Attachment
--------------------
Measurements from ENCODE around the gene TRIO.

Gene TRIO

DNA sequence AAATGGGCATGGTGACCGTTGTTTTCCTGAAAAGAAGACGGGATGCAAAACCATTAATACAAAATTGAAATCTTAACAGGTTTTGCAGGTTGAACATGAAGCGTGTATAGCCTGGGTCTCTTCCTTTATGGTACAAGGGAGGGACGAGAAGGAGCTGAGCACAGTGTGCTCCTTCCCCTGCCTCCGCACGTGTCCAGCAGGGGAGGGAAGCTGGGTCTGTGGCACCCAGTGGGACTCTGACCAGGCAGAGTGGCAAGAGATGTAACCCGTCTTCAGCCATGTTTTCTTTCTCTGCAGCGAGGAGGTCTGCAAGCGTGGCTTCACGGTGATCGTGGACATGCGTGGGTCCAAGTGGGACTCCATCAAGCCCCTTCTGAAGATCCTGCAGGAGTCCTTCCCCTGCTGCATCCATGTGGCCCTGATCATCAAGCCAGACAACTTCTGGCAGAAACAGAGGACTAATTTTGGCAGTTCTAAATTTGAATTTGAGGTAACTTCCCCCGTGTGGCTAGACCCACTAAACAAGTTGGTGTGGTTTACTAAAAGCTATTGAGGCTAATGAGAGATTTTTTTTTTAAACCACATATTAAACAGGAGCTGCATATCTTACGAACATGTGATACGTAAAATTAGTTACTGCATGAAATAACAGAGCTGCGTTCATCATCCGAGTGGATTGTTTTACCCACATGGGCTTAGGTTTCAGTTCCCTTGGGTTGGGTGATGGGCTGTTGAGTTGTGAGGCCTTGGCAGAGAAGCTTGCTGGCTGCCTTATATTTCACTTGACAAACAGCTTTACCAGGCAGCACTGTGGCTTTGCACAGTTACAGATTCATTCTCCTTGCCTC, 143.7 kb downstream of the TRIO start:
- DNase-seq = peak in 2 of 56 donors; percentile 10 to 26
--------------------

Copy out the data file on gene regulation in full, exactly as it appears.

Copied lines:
Measurements from ENCODE around the gene TRIO.

Gene TRIO

DNA sequence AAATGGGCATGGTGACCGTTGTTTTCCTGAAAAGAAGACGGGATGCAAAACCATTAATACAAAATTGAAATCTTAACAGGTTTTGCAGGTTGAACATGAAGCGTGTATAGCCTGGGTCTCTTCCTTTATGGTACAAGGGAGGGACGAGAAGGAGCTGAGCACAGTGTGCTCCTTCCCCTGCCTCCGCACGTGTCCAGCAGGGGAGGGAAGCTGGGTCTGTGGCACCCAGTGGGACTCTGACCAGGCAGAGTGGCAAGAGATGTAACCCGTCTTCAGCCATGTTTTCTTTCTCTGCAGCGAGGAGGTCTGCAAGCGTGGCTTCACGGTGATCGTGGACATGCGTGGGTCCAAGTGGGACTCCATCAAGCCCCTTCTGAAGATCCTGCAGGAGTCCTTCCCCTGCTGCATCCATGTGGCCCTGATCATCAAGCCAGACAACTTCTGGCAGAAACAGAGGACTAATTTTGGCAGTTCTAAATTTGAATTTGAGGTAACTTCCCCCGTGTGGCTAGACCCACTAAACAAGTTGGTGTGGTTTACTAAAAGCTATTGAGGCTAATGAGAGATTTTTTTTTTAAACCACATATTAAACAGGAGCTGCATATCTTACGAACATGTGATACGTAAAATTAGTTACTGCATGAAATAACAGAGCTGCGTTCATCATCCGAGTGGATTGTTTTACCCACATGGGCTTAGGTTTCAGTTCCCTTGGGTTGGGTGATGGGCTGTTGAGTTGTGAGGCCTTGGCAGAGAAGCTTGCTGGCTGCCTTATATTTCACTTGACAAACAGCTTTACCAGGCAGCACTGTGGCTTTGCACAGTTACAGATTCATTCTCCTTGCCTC, 143.7 kb downstream of the TRIO start:
- DNase-seq = peak in 2 of 56 donors; percentile 10 to 26